We will start with some background information behind the color spaces.
Why are they important and why do we have different color spaces?
The all idea is that your eye can capture between 2 000 000 to 8 000 0000 colors.
Mathematical equations capture all of the colors that we could possibly see and that is called L A B (Lightness, Green-Red, Blue-Yellow) model.
From this model, we are able to detect smaller color profiles that are good for different devices. There are some common color spaces like Adobe RGB(1998), sRGB and ProPhoto RGB.
The different color profiles exist for different devices.
The smallest one is called sRGB and this is the color profile that apps, web browsers and many devices use to display the color.
But why would all these devices and web browsers use the smallest color profile? The reason is because there is a limitation within different devices. Your phone versus the tablet that was launched 10 years ago versus a computer screen display different amounts of colors.
So If you want them display colors consistently you have to choose a color profile that’s smaller and using less colors that all of those devices can properly display.
That’s why sRGB is kind of a standard when it comes to exporting your images out.
So, when you are putting your images on the web you should always use sRGB, because this is the color space that the web uses to read colors.
Color Spaces in Photoshop
When you are editing the image, you adjust the white balance, your colors, your lights and darks, you always want to start with the most amount of information possible.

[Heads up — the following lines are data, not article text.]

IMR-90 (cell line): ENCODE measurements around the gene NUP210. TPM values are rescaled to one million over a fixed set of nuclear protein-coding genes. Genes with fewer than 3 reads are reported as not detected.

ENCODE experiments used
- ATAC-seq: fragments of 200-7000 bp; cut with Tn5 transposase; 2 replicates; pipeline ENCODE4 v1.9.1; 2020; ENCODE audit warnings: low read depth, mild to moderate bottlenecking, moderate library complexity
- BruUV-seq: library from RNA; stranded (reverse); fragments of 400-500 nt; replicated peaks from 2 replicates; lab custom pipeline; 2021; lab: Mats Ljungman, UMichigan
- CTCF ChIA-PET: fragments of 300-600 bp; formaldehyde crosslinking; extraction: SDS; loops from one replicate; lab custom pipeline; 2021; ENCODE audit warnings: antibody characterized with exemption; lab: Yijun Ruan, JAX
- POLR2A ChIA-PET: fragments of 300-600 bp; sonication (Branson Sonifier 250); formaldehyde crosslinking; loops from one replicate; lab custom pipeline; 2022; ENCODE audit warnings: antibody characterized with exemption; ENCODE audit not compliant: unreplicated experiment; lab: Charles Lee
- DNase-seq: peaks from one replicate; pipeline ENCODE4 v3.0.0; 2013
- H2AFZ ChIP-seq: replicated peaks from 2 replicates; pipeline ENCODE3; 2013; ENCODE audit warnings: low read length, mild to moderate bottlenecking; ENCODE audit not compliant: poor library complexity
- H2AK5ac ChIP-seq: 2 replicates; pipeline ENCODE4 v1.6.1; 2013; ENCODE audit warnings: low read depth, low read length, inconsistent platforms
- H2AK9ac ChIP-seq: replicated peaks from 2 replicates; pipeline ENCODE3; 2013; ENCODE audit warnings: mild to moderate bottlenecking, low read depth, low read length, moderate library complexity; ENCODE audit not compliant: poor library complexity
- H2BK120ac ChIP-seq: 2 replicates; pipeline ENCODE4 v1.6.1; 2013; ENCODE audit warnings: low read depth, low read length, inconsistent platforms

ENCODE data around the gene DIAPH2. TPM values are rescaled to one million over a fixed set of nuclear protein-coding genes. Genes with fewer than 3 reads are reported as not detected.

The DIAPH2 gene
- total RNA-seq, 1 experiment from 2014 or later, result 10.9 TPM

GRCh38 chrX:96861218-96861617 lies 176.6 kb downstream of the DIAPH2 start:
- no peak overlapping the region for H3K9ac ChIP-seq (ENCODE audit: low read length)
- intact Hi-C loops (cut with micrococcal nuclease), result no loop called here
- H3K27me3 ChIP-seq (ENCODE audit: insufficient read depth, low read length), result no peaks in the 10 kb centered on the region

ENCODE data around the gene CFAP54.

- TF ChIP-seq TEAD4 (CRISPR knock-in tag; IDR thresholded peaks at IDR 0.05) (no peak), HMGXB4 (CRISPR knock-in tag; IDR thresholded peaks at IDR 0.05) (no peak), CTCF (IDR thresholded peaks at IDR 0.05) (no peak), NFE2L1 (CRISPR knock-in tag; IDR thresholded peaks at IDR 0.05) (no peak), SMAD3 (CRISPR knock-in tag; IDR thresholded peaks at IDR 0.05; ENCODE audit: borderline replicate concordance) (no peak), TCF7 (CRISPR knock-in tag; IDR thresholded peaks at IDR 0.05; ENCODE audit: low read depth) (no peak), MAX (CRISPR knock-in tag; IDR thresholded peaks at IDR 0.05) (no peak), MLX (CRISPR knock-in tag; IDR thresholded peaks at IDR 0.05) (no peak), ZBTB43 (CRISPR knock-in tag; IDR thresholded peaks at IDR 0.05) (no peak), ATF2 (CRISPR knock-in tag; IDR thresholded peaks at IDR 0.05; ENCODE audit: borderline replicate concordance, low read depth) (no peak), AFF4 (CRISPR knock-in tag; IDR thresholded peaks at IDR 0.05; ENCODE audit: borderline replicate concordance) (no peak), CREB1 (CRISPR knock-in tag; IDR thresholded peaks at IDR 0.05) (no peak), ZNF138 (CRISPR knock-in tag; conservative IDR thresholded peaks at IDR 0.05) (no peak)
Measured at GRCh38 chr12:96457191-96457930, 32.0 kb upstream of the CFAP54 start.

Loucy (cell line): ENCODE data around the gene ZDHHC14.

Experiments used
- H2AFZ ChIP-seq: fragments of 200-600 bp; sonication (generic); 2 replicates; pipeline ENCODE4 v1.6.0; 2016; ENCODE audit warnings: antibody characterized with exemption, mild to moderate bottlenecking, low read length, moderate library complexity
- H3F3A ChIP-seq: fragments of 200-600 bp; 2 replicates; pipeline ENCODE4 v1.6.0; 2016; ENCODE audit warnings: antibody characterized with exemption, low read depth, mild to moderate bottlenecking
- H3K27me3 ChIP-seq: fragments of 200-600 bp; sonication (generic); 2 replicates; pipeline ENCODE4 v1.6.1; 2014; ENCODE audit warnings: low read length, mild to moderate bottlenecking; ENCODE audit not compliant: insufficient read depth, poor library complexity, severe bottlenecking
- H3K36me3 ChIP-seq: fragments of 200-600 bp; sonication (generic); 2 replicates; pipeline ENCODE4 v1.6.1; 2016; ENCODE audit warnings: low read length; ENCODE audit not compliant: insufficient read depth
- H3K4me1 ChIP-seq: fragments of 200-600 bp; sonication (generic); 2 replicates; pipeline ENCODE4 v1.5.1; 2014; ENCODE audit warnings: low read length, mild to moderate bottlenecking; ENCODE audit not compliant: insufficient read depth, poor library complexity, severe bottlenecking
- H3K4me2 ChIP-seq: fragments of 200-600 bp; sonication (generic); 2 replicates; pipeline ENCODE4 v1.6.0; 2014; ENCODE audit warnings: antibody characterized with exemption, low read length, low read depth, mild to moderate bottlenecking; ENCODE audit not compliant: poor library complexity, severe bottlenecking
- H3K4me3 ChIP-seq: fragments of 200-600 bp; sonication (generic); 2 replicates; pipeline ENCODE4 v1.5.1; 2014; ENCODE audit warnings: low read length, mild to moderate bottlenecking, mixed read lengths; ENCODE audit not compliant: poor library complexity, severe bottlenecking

When you are editing, you are compressing and manipulating the data of an image. The more data you have, the better results are going to be. So, if you plan doing really fine editing, the best is to start with the color space that is larger like ProPhoto RGB, especially when you are working with saturated colors from sRGB to Adobe RGB to Prophoto RGB. The biggest difference you are going to see is highly saturated colors. Less saturated colors are pretty much in all of these color spaces.
But when it’s time to export these images for web, it becomes complicated because web browsers do not read Prophoto RGB and they don’t read Adobe RGB (1998) either. They only read sRGB!
Even if you edit your photo in ProPhoto RGB or Adobe RGB, when it’s time to put your images on internet you should use sRGBto to make your colors display well across devices.
Camera color profile settings
On your camera, you can choose the different color profiles in which you’d like to capture your images.
But that’s ONLY important for JPEGs!!!
If you are taking RAW images you can choose your color profile after in Camera RAW, by going to Workflow Options as shown in image below.
Here is what I recommend using for your Photoshop preferences
Go to Photoshop Edit>Color Settings and then in opened window Settings put Europe General Purposes 3. Then change Gray from Dot Gain 15% to Gray Gamma 2.2 and then press OK.
How image will look like on internet
In Photoshop Go to View>Proof Setup and check Internet Standart RGB (sRGB).
After this you need to go to view>Proof Colors or press CmdY to see how the colors will look on internet.
How to convert color space in Photoshop and export for web ?
If you want to know in which color space you are working or convert your color space in photoshop, you need to go to Edit>Convert to Profile and from there you can change and convert the profile.
For images that you are going to use for web I highly recommend you go to Photoshop and then File>Export>Save For Web put from there JPEG, the size and quality that you need then save. Make sure that Convert to sRGB box is checked!
Now you are ready to make correct and colorful pictures for E-commerce, Internet Portfolio, and all the web!